Tommy loved horses, people and the great outdoors |

Tommy loved horses, people and the great outdoors

By Willa Soncarty

Registrar, Frontier Historical Society and Museum

Tommy had a warm smile and an open heart. She loved horses, the freedom of the outdoors, the rugged beauty of the back county and the companionship of people. She put all of these passions together to make successful trail rides.

Tommy Thomson was born Pearl Etta Ellis in 1894. Her mother, who was a passionate horsewoman, introduced the infant Tommy to the joys of riding.

As Tommy grew, she gained confidence tending to cattle and horses on the family’s large Telluride ranch. Horses served as her transportation to and from classes at the nearest one-room school.

In 1916, Tommy married Rich Thomson, a man sharing her passion for horses.

The couple moved to Glenwood Springs in 1923 where Tommy taught riding at the Hotel Colorado and Rich worked for the U.S. Forest Service. They and their sons later operated Thomson’s Horse Haven, “Outfitters for Trail Riders of the Wilderness.”

In conjunction with the American Forestry Association, on Aug. 2, 1938, the Thomsons began a 14-day trail ride to what is now the Maroon Bells-Snowmass wilderness. Fifteen camp assistants, 80 horses and 30 guests soaked in the sights of Ashcroft, Cathedral Lake, Taylor Pass, the Maroon Bells, the Crystal River, Avalanche Creek and Snowmass.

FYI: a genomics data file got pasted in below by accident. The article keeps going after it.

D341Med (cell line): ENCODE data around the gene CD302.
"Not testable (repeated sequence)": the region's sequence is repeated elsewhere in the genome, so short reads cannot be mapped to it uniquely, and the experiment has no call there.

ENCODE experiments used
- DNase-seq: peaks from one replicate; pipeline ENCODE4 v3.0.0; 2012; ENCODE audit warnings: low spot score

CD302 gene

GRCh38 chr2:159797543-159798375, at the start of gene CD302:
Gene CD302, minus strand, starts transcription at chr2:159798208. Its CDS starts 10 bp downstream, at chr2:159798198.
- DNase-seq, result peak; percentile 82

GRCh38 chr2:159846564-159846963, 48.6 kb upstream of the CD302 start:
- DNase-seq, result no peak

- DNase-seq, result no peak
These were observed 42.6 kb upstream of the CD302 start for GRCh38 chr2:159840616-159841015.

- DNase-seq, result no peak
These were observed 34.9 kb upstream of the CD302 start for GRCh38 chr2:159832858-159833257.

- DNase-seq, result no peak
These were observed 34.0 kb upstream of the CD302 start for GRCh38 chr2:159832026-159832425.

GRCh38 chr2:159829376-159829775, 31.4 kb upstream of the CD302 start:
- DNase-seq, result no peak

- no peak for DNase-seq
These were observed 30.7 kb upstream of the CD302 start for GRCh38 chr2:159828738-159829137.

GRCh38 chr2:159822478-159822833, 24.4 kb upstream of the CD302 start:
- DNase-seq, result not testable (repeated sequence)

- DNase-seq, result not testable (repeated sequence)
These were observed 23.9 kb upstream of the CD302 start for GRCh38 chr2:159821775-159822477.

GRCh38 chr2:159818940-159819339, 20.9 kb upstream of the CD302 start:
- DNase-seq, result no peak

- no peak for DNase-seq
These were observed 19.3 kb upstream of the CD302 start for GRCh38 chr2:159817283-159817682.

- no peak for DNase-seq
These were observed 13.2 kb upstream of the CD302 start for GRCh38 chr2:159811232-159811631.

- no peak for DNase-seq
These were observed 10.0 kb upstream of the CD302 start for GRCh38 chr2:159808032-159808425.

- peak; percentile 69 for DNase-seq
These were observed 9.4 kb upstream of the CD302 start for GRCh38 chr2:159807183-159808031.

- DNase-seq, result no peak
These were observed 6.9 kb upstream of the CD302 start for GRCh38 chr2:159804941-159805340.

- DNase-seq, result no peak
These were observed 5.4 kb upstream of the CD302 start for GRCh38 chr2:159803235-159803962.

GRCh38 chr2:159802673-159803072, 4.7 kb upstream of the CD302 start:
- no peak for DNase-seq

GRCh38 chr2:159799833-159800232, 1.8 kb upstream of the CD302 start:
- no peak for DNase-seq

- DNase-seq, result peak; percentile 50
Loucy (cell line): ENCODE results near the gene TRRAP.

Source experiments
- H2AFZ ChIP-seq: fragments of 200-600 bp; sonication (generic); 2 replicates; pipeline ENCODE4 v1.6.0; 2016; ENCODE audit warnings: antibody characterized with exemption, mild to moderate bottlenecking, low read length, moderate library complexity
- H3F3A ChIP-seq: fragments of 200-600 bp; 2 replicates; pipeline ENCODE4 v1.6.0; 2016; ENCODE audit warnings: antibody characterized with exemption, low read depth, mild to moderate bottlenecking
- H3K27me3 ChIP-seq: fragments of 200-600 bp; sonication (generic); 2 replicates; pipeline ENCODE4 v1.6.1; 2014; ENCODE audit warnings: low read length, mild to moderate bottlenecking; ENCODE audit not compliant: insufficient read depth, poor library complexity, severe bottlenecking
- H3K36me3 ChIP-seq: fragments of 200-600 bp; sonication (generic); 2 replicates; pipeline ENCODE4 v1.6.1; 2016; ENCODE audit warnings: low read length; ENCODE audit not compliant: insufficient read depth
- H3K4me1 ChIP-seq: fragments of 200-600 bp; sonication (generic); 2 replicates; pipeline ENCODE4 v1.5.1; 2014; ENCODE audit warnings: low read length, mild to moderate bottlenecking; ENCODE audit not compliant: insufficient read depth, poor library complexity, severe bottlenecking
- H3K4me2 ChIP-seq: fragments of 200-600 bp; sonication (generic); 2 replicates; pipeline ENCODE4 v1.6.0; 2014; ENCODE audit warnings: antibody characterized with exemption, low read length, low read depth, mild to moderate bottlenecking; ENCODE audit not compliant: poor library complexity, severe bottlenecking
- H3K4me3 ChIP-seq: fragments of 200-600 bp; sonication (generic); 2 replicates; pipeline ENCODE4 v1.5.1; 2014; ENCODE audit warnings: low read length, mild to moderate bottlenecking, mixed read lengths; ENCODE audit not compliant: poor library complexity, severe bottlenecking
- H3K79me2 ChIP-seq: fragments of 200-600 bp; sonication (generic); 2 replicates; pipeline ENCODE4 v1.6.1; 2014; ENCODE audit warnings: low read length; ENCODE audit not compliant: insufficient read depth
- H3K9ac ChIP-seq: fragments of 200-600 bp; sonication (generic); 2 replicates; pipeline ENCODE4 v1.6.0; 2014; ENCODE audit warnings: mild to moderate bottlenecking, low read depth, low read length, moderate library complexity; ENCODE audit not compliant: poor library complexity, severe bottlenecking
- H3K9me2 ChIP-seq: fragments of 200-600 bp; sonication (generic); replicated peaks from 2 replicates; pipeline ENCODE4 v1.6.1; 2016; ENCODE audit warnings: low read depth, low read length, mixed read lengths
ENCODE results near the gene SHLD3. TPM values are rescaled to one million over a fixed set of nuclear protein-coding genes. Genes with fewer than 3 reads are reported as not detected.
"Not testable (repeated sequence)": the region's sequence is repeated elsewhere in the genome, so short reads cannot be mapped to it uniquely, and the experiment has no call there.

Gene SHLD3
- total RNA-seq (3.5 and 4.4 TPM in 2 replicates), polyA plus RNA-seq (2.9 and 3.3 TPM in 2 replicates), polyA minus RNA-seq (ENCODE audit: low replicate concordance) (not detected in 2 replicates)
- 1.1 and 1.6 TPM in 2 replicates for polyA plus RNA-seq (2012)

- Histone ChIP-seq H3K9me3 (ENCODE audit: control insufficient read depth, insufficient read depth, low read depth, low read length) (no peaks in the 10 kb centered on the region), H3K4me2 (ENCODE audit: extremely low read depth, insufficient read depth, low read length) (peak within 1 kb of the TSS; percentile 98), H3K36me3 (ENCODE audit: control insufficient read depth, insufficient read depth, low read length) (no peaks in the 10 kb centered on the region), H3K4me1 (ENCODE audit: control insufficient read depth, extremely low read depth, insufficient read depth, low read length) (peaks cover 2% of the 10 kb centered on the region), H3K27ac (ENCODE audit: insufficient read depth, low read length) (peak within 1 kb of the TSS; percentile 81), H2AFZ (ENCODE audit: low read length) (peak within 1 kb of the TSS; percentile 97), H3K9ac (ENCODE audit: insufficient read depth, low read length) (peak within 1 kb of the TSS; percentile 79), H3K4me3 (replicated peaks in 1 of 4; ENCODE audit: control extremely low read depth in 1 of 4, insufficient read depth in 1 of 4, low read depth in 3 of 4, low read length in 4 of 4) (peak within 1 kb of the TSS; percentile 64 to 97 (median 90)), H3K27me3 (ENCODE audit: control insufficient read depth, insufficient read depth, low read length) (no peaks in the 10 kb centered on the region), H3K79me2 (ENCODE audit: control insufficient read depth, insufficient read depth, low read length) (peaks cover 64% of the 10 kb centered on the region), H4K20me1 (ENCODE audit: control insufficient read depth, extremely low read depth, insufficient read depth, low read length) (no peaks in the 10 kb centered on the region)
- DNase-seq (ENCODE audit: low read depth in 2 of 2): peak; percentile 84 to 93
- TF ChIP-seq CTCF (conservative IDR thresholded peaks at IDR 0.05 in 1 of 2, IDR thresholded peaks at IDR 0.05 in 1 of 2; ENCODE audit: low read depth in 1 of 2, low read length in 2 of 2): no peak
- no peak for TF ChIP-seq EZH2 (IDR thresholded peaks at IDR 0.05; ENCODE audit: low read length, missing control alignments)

Of the 30 guests, two-thirds were women and nearly all were from the eastern United States.

It was the western hospitality shown by Tommy to her guests that made her annual trail rides legendary for the next two decades.

Horses, wilderness and beauty. Tommy Thomson blended all of her passions to give hundreds of visitors a lifetime of memories.

“Frontier Diary” is provided to the Glenwood Springs Post Independent by the Frontier Historical Society and Museum, 1001 Colorado Ave., Glenwood Springs. Summer hours are 11 a.m. to 4 p.m. Monday through Saturday.

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